Digital nomads all need the internet to some degree to get their work done, a computer, obviously, and that’s about it!

Woman working on laptop with view of Lake Atitlan, Guatemala
Me digital nomading in Guatemala

Many people have remote jobs—anyone who works from home/doesn’t go into an office is a remote worker. Digital nomads are remote workers too, but they choose to travel or live in other places around the world, and hence, the phrase digital nomad is a more appropriate way to describe these people.

I am one of these people.

As a full-time travel blogger, I can sit in my shitty hometown, Tampa, Florida, and work. OR I can travel and work. Hmm… Not a hard choice for me! And by nature, my work also involves travel because… Ya know… A travel blogger kind of needs to travel.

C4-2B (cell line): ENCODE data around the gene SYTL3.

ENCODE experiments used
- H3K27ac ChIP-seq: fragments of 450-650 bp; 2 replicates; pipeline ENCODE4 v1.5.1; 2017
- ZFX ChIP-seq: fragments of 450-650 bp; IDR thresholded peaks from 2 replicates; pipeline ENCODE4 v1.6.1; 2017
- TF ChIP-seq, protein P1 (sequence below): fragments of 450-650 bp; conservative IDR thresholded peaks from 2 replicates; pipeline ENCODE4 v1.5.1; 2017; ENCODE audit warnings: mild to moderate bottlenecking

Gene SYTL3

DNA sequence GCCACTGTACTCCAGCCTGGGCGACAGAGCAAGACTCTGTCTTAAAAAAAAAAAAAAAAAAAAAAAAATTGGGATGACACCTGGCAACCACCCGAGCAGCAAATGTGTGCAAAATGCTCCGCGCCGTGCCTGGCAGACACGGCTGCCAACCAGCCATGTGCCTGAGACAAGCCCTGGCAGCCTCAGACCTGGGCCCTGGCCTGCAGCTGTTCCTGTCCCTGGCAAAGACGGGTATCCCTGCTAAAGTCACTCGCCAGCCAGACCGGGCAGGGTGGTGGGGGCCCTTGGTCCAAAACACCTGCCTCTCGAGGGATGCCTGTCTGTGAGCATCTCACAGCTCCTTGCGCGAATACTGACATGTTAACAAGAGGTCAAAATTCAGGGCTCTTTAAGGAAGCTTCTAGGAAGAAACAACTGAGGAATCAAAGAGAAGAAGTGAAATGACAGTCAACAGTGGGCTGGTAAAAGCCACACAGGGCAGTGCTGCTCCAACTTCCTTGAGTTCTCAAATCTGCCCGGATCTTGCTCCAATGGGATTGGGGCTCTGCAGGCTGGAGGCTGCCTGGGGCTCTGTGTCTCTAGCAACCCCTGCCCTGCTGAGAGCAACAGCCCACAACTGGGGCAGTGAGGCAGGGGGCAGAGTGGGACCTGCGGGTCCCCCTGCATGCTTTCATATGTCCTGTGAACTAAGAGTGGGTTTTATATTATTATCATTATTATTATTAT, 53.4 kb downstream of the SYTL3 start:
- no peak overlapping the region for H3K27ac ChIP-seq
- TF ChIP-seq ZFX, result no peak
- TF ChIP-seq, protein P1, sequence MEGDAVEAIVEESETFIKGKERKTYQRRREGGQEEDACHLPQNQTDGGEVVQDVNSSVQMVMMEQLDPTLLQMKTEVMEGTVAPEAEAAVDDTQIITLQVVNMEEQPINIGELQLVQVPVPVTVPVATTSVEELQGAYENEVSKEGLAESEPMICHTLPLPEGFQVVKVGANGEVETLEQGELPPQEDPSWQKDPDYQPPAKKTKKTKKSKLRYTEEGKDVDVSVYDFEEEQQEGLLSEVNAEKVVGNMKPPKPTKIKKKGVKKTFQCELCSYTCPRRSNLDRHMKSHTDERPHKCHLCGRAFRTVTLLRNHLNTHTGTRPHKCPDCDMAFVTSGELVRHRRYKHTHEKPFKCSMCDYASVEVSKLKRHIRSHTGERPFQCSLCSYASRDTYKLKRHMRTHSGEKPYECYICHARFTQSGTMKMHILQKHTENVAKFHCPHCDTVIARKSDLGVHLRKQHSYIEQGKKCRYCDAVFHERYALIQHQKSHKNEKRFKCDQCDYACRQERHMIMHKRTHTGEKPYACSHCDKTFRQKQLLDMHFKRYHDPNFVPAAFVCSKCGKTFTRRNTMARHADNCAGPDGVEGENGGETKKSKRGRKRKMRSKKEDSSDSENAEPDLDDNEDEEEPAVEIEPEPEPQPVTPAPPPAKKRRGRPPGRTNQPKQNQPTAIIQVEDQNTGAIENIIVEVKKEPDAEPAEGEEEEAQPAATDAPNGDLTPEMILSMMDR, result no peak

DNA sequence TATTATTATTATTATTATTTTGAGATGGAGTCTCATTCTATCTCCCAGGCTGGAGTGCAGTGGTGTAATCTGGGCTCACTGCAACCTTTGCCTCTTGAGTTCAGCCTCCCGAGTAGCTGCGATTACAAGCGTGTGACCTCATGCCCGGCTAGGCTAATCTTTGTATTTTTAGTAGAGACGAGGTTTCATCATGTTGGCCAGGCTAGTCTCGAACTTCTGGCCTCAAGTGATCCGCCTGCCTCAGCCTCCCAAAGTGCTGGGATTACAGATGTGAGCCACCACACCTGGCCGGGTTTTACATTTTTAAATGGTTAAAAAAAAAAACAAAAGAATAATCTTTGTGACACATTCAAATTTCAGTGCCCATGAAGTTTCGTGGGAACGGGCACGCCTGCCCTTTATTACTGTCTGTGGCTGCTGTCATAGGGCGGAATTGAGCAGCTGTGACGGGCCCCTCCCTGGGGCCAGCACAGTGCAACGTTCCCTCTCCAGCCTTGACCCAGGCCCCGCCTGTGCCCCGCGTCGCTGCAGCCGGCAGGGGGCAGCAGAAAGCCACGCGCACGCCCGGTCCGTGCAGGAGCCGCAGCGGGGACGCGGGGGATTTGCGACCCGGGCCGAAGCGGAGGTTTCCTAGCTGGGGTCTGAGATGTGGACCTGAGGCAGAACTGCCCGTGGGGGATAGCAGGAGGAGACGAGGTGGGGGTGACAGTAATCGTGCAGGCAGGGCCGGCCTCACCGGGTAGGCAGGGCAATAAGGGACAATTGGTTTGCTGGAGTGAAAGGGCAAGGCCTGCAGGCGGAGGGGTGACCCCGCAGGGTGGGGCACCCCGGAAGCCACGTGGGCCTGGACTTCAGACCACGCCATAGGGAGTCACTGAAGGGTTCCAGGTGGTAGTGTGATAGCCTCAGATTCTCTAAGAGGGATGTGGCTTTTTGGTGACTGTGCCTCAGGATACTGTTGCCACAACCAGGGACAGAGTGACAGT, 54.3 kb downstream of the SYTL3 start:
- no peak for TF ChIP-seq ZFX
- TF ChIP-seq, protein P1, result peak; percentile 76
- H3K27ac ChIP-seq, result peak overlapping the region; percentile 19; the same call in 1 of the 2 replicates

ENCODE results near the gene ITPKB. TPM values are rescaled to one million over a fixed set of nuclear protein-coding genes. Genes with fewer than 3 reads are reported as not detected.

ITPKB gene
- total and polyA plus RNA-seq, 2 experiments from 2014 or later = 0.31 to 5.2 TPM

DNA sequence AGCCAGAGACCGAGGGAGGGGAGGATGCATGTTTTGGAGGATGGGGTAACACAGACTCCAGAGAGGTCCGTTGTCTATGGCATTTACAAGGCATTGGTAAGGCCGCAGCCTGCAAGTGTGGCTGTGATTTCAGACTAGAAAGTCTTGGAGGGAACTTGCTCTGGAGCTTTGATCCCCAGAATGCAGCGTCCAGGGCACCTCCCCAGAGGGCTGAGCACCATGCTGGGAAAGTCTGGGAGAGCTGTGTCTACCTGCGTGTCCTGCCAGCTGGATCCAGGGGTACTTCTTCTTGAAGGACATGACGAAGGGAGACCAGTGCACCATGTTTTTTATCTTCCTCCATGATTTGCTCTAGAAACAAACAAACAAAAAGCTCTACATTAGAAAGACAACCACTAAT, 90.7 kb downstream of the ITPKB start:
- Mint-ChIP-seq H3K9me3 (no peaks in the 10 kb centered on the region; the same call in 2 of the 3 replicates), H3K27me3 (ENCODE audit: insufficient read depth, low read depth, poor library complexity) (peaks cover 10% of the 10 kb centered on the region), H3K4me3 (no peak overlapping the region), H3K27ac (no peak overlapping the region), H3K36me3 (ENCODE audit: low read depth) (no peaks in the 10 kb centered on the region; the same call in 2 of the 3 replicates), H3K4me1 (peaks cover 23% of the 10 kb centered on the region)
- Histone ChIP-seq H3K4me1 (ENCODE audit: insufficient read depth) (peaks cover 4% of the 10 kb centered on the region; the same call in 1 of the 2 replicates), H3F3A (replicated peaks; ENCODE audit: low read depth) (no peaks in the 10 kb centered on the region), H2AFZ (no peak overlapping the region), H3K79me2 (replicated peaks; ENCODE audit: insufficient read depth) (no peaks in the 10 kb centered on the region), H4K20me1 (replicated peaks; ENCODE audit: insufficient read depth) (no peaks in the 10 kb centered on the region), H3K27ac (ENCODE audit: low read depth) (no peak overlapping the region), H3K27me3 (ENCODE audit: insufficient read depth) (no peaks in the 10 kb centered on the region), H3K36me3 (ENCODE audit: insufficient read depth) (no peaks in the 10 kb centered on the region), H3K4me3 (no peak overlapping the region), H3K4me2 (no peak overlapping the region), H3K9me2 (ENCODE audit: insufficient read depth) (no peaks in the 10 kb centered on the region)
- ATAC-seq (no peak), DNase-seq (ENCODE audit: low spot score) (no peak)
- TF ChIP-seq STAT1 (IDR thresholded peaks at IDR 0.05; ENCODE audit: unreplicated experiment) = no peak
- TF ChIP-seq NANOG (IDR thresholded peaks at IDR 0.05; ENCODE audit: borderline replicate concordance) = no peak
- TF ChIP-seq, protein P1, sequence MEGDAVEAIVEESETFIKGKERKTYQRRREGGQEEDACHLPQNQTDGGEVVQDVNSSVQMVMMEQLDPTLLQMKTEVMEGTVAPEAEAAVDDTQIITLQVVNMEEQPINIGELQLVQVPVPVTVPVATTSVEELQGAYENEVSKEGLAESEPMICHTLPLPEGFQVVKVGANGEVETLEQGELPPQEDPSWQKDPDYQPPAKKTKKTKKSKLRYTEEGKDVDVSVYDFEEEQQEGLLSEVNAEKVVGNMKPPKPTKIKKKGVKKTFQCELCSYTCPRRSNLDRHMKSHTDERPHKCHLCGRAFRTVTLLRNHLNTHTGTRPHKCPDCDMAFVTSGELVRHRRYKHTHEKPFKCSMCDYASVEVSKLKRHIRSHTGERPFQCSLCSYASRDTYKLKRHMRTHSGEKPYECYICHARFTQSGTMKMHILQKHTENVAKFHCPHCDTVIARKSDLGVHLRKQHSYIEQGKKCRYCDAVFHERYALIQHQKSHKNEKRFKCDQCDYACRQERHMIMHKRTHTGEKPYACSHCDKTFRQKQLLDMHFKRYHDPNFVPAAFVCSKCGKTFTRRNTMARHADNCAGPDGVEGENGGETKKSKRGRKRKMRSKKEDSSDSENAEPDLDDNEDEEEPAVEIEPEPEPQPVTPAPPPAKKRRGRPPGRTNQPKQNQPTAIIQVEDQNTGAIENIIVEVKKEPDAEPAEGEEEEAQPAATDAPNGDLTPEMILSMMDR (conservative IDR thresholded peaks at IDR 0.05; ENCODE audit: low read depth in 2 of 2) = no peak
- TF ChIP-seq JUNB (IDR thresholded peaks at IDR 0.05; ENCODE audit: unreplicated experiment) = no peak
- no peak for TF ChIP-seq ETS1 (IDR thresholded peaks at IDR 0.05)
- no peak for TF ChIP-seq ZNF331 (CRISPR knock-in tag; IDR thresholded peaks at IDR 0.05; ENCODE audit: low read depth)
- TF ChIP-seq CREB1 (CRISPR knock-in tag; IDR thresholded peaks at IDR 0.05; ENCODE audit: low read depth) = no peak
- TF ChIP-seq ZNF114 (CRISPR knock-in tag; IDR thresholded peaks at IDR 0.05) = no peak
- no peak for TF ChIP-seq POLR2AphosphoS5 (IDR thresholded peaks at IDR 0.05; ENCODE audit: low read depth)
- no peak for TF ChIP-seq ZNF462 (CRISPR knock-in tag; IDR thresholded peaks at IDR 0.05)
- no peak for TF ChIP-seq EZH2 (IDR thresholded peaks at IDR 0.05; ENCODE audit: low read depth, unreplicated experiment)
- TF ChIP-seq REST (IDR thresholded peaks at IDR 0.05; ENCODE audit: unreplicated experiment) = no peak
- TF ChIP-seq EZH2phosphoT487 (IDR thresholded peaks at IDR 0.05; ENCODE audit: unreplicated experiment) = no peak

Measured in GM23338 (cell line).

BUT—The one thing you must know and remember—Digital nomads WORK. Just because they travel often doesn’t mean they don’t put in the time to get things done.

RELATED: How To Work Abroad & Travel the World.

How to Become a Digital Nomad


Naturally, this is the next question.

I’d be one rich b*tch if I had a dollar every time I saw someone in a Facebook group or at a bar or *insert any other random place on earth* ask, “Oh! I want to do that! How can I be a digital nomad?”

One doesn’t really “become a digital nomad.” Being a digital nomad is NOT a job.

I repeat: A digital nomad is NOT a job… It’s a lifestyle. And there are TONS of ways to achieve this lifestyle. I’ll tell you exactly how…

1. Start Saving Your Money

The best thing you can do when trying to figure out how to become a digital nomad is to set yourself up for success. And the best way to do that is to make sure you have an emergency fund.